The health authority embraced the need for total re-engineering of the continuum of care for chronically ill patients. It therefore undertook a review of different health care systems of industrialised countries, with the aim of developing a care model for the management of chronic illness. Following the review, it concluded that progress could be made only if greater emphasis was placed on managing patients and their diseases throughout the life cycle. This should include improving prevention, raising patients’ understanding of their diseases, ensuring management was evidence-based and, most importantly, ensuring effective collaboration between the different disciplines required to maintain patients at home. A new model of care, comprehensive care coordination (‘C3’), was developed, based on this understanding. It involved four key components: - Demand management - gives patients, GPs and other health care professionals access to information and support that leads to more appropriate levels of resource utilisation. Examples include care plans, telephone triage, self-care and educational programmes; - Disease management - manages the full course of the illness, from prevention to diagnosis to outcome, with the objective of sustaining a patient along a pathway of health. The intention is to identify when patients may be veering off this pathway and to intervene to bring them back to their previous level of health; - Episodic care management - instigated when a patient has an acute exacerbation and requires intervention. The acute event is managed according to evidence-based pathways and protocols to ensure rapid resolution and to manage the immediate post-event period. An example is integrated care pathways, which manage the in-patient period and the discharge and review process; - Care coordination - the ‘hub’ of C3. The intention is to coordinate all services around the patient to provide the most effective care. For these components to be successful, it was considered vital to support them with relevant incentives, appropriate technology and structures to maintain performance improvement.
Piloting the model of care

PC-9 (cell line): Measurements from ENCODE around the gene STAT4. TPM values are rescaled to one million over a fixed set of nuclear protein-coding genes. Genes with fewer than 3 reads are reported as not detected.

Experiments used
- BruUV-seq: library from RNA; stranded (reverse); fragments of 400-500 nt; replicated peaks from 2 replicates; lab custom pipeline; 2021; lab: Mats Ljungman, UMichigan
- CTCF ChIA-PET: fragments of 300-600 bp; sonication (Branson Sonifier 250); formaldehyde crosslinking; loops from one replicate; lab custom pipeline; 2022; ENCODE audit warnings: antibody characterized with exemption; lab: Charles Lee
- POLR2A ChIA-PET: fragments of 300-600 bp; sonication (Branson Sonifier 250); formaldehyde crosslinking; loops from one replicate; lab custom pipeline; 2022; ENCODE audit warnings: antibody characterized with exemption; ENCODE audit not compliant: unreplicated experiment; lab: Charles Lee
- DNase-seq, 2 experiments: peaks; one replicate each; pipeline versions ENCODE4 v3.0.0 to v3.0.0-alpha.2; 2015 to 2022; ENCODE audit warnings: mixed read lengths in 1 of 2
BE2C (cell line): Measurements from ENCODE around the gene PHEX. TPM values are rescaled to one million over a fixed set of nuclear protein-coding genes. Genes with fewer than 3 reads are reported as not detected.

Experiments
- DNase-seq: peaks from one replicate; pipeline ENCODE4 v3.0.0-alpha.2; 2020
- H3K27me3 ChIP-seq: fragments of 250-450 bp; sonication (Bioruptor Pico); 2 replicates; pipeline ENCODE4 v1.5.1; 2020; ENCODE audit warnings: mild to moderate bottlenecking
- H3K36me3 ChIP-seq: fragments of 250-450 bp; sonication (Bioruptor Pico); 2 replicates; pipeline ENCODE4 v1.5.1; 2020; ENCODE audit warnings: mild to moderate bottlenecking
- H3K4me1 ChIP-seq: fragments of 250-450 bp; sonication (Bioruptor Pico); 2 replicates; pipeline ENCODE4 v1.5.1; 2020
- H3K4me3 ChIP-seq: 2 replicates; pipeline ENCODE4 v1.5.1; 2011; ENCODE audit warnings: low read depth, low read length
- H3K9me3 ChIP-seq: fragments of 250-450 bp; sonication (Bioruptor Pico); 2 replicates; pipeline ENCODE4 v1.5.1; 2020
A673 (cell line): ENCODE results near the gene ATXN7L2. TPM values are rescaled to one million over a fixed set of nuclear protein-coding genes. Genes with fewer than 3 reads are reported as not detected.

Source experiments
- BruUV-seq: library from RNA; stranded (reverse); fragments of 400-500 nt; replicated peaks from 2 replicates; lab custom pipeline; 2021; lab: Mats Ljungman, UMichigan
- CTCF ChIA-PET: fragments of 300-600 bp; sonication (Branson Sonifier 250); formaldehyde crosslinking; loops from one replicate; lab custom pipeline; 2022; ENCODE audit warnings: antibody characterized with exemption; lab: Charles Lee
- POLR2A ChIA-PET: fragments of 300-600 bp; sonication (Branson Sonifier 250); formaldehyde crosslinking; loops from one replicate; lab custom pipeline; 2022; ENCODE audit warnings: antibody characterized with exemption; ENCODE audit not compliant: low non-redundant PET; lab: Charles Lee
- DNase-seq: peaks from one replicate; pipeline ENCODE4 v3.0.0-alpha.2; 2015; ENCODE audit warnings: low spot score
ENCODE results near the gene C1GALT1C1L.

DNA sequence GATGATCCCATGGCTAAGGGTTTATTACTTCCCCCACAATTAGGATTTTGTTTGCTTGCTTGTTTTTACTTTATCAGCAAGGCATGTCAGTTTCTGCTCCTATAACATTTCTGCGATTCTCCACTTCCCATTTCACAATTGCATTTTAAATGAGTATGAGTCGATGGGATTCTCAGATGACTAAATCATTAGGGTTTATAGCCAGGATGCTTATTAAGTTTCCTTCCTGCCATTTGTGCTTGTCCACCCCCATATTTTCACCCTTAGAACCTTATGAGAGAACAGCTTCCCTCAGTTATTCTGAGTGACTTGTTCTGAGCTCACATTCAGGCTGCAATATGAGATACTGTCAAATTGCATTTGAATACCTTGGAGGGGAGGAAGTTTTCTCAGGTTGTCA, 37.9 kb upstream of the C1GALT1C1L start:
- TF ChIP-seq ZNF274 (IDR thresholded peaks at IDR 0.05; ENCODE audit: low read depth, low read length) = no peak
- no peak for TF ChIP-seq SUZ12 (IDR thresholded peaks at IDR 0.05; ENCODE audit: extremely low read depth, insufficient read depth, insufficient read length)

It was decided to pilot the new model of care across two diseases (asthma and heart failure). This would allow a full understanding of the service needs and its potential impact on investment strategies, training requirements, staffing needs and other issues that would need to be planned for. After examining a number of options for modernising the model of care, it was considered essential that C3 would need to be implemented across both primary and secondary care and would require the engagement of all care agencies in the health economy, including social services. The pilots would also focus on providing care for a particular group of patients suffering from a particular disease. This ensured that they would not be constrained by current service models, but would cut across organisational boundaries to deliver a more holistic service to patients than would otherwise be possible. Only in this way would it be possible to deliver the full range of benefits to the chronically ill. The service was also designed to support, rather than replace, established services, while providing more intensive care to selected patients. Asthma and congestive heart failure were selected for the pilot for the following reasons: - Both were key local priorities; - They cause significant (avoidable) morbidity and consume significant resources; - They have well established guidelines and management programmes; - Evidence suggests that they offer significant opportunities for improvements in key indicators, using C3 methodologies; - Improvements could potentially be demonstrable within time constraints; - They offer benefits to both primary care and secondary care; - Historically, there had been strong working relationships between primary and secondary care. Multidisciplinary teams were brought together to design the pilots’ service structures and protocols. Team members included primary and secondary care doctors and nurses, social workers, health visitors, therapists and patient representative groups. Each pilot has a team of specialist nurses managing approximately 100-150 patients each on a case management basis. They will focus on the most vulnerable patients, as these are likely to gain the greatest benefits from C3. The service will be proactive and patients will be regularly contacted to review their care programme. The new service will operate across the primary/secondary care interface, so patients will be seen wherever needed and most appropriate - in hospital or clinics, over the phone or at home. The nurses’ key roles include: - Educating patients and their carers in the disease; - Reviewing patients proactively and regularly to ensure compliance and identify any early signs that they might be encountering difficulties; - Managing patients according to protocols agreed between primary and secondary care; this includes initiating or changing medications and ordering diagnostic tests; - Coordinating services around patients to ensure they have the necessary support to remain at home; - Accessing specialist advice whenever this is felt to be appropriate; - Providing support and advice to GPs, practice nurses and other health care professionals to raise standards of care for all patients, not simply those taking part in the pilots; - Identifying how services can be improved and initiating new ways of working with local providers to improve the coordination of services. The pilots have been operating since the beginning of the year, and the asthma service is described in detail below.